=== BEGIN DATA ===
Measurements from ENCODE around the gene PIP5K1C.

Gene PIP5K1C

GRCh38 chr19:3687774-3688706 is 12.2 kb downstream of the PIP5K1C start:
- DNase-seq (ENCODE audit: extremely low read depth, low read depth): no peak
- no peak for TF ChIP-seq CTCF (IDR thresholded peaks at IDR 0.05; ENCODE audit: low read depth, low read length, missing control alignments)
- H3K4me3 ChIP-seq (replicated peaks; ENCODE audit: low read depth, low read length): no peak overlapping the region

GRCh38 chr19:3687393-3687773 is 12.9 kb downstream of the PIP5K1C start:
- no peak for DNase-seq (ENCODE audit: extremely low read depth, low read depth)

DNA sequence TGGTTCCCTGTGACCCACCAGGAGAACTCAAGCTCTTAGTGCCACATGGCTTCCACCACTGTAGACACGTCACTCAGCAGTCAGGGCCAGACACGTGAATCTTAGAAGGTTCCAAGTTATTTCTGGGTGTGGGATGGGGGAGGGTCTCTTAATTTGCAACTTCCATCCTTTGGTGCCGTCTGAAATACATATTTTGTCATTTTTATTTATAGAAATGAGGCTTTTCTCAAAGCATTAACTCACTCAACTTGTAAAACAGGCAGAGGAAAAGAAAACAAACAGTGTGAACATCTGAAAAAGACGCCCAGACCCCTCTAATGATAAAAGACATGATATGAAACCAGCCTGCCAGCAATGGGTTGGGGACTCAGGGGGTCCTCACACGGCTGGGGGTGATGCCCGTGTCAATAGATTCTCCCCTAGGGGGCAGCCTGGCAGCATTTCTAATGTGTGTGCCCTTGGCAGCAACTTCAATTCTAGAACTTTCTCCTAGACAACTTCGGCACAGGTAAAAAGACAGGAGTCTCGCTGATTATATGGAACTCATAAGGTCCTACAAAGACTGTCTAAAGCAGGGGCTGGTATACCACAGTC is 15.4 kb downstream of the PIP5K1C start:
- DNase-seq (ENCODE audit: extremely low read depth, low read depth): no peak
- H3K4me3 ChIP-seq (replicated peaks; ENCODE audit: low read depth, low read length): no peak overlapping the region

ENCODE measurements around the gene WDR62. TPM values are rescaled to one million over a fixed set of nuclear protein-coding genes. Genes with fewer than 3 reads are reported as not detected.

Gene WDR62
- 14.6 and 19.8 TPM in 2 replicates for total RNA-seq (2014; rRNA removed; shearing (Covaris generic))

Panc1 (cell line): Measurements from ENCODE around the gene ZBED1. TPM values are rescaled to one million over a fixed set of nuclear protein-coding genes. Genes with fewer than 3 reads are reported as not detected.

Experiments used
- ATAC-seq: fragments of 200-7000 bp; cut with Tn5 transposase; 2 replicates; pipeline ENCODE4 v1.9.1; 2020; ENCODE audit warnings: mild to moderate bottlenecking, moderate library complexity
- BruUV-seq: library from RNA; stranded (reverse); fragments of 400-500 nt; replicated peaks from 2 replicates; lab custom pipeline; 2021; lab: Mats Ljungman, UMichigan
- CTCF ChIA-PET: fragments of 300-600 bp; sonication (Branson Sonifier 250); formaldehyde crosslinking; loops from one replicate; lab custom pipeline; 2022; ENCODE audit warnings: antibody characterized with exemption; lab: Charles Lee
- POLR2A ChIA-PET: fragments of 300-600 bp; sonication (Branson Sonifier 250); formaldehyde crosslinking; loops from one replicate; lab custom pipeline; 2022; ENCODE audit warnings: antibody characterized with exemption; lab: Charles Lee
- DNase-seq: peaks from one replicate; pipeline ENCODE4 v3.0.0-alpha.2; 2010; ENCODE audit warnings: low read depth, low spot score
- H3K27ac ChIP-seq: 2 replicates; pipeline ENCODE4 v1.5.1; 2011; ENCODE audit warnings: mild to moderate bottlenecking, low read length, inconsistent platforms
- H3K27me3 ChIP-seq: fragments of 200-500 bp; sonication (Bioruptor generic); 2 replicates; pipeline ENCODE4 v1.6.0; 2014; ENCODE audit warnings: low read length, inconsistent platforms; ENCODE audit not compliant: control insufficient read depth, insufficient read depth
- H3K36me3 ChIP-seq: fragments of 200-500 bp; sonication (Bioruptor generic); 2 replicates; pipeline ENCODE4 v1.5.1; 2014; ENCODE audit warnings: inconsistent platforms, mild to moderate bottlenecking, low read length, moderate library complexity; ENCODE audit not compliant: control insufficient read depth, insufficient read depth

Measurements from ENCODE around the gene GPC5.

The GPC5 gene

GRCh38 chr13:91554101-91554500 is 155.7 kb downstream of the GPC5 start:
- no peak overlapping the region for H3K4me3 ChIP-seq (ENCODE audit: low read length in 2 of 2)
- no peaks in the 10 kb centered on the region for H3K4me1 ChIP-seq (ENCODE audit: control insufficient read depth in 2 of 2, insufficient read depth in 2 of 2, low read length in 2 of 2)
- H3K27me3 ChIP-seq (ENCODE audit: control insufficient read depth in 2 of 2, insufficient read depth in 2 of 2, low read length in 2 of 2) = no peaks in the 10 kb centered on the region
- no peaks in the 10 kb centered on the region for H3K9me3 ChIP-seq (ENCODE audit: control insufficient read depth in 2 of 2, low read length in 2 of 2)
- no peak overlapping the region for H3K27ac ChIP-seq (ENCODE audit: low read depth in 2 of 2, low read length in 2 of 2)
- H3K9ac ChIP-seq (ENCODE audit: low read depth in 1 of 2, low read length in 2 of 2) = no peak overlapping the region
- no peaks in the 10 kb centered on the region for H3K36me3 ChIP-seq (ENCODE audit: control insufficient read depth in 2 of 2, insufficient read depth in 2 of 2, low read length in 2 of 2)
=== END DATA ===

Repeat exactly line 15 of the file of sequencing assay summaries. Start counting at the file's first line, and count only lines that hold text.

Panc1 (cell line): Measurements from ENCODE around the gene ZBED1. TPM values are rescaled to one million over a fixed set of nuclear protein-coding genes. Genes with fewer than 3 reads are reported as not detected.